Op-Ed via Foreign Affairs

Hamas and Fatah’s Step Forward Takes Palestine a Step Back

Last week, the government of Hamas in Gaza and the Fatah-dominated Palestinian Authority in the West Bank began reconciliation talks in Cairo, following a week of symbolic cabinet meetings and visits by high-ranking Egyptian officials to the Gaza Strip. The proceedings have remained closely guarded, but within a few days, Hamas and Fatah officials announced that a deal had been reached over how to jointly govern Gaza, which involves Fatah controlling the border crossing with Egypt and the deployment of 3,000 Palestinian Authority security forces in the Gaza Strip.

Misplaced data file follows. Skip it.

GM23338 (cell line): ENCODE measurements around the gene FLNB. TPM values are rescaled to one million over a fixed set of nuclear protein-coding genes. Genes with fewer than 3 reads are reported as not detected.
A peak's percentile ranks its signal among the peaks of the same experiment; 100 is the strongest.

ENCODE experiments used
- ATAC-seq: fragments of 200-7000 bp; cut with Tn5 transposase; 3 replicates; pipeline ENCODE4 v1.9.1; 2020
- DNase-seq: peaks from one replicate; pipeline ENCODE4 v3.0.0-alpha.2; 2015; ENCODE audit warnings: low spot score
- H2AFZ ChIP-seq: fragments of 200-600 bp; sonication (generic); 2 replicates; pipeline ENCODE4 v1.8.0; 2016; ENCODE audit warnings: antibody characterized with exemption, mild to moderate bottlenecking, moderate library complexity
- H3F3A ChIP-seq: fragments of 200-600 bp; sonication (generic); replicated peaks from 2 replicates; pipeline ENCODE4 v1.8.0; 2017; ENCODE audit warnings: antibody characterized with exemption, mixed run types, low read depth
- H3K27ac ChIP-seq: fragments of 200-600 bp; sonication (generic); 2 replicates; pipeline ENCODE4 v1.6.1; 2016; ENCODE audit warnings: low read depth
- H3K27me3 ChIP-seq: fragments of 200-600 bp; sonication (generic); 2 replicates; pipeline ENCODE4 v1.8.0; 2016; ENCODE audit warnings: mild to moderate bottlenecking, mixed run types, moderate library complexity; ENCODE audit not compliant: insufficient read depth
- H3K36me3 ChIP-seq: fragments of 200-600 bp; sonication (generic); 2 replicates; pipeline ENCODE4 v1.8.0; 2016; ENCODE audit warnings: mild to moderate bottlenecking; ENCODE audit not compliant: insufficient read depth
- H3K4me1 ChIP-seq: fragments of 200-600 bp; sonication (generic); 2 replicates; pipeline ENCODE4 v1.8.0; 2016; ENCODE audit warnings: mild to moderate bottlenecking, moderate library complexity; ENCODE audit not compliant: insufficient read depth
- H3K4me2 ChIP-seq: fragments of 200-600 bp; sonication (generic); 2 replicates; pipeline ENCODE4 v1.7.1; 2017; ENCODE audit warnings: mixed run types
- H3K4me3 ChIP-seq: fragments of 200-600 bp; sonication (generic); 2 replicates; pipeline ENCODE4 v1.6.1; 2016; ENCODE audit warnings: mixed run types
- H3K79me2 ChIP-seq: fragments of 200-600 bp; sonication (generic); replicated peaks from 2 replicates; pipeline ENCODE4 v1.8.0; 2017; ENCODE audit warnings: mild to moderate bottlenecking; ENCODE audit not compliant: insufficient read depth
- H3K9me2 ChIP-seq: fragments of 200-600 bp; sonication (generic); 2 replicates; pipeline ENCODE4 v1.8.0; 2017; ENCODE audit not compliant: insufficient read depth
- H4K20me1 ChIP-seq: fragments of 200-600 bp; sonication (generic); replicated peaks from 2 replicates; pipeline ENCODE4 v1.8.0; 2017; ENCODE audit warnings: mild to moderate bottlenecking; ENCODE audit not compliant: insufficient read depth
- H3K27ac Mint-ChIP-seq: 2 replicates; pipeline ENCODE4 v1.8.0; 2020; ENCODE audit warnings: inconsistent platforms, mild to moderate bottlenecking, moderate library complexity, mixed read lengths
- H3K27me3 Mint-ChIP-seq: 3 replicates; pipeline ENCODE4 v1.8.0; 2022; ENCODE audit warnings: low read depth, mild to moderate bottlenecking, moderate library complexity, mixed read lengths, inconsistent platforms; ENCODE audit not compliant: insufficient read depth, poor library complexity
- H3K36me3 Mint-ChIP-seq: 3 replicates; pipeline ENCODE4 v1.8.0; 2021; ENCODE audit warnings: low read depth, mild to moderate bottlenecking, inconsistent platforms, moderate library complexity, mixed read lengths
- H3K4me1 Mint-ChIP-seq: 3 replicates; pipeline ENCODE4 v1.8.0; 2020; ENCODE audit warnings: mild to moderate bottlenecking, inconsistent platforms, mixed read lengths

The talks have come after a decade–long rift between the two political groups. In 2007, fighting broke out after Hamas won a majority in the 2006 Palestinian parliamentary elections and Fatah and its allies refused to accept the results. Since then, the conditions in Gaza have worsened due to an Israeli-imposed blockade. Levels of poverty and unemployment have increased dramatically. Gazans have been cut off for an entire decade from essential building materials and food–stuffs, as well as from access to their own resources, such as offshore gas reserves. These conditions have been coupled with repeated assaults by Israel, which have overall made life untenable for ordinary Palestinians in the Gaza Strip.

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